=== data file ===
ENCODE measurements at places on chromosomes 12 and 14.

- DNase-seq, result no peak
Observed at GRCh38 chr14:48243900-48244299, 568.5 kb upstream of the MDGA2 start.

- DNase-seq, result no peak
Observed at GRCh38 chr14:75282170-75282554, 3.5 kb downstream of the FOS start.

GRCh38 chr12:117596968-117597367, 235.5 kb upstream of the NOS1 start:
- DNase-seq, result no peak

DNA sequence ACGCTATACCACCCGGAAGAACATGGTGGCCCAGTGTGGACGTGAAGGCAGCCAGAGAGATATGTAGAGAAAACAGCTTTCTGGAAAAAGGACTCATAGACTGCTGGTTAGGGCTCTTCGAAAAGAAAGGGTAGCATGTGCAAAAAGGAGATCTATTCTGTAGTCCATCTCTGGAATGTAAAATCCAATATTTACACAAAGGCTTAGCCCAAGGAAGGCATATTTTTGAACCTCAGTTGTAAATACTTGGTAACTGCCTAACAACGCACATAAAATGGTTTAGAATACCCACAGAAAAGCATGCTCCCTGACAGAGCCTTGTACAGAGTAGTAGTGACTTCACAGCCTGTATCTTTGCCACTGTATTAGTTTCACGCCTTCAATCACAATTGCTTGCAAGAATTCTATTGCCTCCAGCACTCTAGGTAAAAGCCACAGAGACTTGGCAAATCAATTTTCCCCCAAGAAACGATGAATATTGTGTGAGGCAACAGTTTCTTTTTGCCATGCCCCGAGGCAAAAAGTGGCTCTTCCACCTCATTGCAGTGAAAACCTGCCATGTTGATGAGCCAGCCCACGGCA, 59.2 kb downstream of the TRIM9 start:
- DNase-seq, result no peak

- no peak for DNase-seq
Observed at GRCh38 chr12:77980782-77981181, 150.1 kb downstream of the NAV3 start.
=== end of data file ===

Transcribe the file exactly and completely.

ENCODE measurements at places on chromosomes 12 and 14.

- DNase-seq, result no peak
Observed at GRCh38 chr14:48243900-48244299, 568.5 kb upstream of the MDGA2 start.

- DNase-seq, result no peak
Observed at GRCh38 chr14:75282170-75282554, 3.5 kb downstream of the FOS start.

GRCh38 chr12:117596968-117597367, 235.5 kb upstream of the NOS1 start:
- DNase-seq, result no peak

DNA sequence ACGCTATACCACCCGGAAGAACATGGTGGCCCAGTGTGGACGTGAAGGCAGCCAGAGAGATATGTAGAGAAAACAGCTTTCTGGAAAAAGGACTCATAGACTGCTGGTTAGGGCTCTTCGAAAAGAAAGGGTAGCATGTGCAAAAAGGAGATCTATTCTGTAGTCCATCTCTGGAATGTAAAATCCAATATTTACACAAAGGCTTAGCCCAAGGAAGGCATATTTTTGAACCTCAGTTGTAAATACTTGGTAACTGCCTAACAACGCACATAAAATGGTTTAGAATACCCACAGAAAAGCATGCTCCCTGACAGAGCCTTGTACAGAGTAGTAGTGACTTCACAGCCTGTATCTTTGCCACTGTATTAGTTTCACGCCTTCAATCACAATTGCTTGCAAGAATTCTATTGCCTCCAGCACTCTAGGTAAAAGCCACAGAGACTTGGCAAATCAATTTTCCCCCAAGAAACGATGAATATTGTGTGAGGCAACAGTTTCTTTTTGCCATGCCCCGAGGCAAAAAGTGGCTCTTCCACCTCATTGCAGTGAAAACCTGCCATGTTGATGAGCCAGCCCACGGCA, 59.2 kb downstream of the TRIM9 start:
- DNase-seq, result no peak

- no peak for DNase-seq
Observed at GRCh38 chr12:77980782-77981181, 150.1 kb downstream of the NAV3 start.